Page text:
An older version of Microsoft's Internet Explorer browser has an unpatched software flaw that could allow rogue code to run on a computer, the second such flaw found in a month.
Microsoft was told of the flaw in October, which was discovered by Belgian researcher Peter Van Eeckhoutte, according to an advisory published Wednesday by HP's Zero Day Initiative (ZDI), a program that rewards security researchers for finding software flaws.
ZDI holds off publicly publishing information on a security flaw for up to six months so a software vendor can patch it. As that period came close to expiring, ZDI said it told Microsoft on May 8 that it intended to publish details of the flaw.
Microsoft's IE 8 browser, released five years ago, still holds a 20 percent share of the desktop browser market, according to statistics for April compiled by Net Applications. Microsoft officials couldn't be immediately reached for comment.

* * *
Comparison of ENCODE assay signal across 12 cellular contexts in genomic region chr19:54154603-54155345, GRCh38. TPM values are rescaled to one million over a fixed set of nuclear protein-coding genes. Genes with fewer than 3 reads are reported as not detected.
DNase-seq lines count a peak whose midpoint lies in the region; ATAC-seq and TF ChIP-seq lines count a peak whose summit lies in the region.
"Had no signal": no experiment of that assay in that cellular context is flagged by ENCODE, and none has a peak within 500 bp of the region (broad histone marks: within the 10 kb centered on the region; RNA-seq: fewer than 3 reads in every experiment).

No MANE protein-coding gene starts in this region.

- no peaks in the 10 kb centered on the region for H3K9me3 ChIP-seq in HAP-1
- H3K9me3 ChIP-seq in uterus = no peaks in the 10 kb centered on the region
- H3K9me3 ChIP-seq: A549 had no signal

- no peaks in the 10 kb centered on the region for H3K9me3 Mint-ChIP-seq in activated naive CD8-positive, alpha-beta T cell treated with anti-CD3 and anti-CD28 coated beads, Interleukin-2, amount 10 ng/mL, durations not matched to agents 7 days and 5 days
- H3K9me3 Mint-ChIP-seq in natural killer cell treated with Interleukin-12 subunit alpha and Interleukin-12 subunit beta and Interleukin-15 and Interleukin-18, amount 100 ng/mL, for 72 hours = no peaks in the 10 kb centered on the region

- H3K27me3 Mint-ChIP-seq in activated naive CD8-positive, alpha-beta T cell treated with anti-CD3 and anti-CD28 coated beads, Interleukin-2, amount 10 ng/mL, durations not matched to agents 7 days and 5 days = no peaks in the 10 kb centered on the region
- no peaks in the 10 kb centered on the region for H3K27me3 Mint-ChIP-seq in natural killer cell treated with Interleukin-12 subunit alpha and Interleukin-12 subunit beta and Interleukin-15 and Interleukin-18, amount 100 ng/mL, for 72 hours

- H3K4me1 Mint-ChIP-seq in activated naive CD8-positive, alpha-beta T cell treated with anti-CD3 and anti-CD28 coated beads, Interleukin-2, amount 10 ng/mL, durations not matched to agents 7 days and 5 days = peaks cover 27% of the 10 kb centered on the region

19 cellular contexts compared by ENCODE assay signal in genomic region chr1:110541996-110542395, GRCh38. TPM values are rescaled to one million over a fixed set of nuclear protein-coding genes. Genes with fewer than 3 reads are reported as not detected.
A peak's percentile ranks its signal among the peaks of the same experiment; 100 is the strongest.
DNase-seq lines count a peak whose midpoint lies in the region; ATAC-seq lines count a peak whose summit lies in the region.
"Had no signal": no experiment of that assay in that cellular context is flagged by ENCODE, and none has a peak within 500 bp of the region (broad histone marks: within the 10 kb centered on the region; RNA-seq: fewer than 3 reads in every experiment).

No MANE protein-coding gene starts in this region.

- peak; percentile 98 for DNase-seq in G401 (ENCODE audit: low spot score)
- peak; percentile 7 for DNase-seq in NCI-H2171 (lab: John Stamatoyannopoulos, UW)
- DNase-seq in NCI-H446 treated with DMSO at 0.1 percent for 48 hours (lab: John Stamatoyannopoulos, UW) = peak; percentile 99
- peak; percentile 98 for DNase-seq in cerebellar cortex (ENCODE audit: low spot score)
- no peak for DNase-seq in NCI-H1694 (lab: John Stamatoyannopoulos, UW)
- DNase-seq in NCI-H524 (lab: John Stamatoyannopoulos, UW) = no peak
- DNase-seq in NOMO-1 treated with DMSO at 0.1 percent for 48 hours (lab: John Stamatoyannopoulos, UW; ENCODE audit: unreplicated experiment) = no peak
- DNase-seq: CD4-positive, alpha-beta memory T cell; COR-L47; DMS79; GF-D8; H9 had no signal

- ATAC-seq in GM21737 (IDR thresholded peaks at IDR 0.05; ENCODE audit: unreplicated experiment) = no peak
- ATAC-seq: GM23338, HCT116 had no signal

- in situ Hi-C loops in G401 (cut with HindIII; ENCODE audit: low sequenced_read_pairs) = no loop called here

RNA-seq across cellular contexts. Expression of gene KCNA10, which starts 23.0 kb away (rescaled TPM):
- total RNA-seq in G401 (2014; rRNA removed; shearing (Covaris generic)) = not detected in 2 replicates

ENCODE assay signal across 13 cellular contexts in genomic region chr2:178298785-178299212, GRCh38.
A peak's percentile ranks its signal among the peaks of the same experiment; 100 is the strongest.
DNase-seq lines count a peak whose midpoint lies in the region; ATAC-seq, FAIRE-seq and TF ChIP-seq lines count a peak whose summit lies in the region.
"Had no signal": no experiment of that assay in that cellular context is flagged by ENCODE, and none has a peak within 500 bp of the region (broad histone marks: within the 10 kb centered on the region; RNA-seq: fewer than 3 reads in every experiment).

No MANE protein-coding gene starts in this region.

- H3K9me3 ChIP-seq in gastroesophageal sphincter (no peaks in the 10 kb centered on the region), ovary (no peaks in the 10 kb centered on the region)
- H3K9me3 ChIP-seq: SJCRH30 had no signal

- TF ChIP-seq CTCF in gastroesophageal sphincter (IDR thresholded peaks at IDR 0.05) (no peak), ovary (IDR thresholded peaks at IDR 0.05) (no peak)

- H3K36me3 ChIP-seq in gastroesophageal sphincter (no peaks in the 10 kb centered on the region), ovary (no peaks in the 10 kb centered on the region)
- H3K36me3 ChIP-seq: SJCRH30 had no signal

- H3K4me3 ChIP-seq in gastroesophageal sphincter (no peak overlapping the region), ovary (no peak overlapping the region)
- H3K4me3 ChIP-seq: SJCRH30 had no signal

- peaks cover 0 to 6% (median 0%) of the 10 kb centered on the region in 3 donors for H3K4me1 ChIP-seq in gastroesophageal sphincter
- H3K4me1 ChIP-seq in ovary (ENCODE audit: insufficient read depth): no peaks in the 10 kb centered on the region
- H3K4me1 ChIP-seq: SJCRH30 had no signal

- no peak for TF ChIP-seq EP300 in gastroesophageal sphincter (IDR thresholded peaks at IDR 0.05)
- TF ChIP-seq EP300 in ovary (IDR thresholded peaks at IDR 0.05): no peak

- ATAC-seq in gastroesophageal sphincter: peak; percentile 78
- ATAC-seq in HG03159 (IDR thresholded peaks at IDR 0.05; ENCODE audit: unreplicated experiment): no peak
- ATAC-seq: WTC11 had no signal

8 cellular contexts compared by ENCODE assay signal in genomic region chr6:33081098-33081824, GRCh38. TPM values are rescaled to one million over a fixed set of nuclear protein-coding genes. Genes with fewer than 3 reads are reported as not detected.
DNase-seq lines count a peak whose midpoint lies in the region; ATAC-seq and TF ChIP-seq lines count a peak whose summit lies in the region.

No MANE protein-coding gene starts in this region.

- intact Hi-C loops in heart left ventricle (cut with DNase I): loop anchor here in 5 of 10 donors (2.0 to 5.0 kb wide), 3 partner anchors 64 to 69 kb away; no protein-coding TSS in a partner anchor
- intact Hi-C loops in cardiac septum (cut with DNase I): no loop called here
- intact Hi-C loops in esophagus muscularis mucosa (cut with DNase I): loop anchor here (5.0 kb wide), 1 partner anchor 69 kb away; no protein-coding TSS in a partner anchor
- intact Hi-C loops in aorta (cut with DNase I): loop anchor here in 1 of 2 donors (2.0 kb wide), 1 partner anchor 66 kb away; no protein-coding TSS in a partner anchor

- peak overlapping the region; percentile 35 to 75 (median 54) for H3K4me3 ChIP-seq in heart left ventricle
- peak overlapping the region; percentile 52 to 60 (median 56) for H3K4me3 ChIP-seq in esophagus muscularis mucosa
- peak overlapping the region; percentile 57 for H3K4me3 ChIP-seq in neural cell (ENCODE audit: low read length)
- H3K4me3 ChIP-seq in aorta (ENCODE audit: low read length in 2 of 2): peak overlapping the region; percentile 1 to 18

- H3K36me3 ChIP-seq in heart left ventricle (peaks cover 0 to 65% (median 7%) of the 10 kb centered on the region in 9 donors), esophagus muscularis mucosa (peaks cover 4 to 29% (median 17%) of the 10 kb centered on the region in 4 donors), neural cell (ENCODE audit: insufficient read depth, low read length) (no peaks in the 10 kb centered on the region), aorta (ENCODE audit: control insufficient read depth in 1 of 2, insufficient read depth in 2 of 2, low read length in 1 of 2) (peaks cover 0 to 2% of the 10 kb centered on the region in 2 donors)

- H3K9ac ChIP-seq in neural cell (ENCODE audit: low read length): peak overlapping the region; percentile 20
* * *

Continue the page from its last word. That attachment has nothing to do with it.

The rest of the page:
To exploit the vulnerability, an attacker would have to lure a potential victim to a website engineered to take advantage of the flaw, ZDI's advisory said. That could be accomplished by sending the victim an email or instant message that, if clicked, would lead to the attack. If the attack is successful, the hacker would have the same user rights on the computer as the victim.
ZDI wrote that the vulnerability is a "use-after-free" flaw, which involves the handling of CMarkup objects.
Earlier this month, Microsoft issued an emergency patch for a flaw that affected IE 6 through 11. The problem could allow attackers to execute code remotely on a compromised computer if the user views an infected Web page using the browser.
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This story, "New Internet Explorer zero-day details released after Microsoft fails to patch" was originally published by IDG News Service .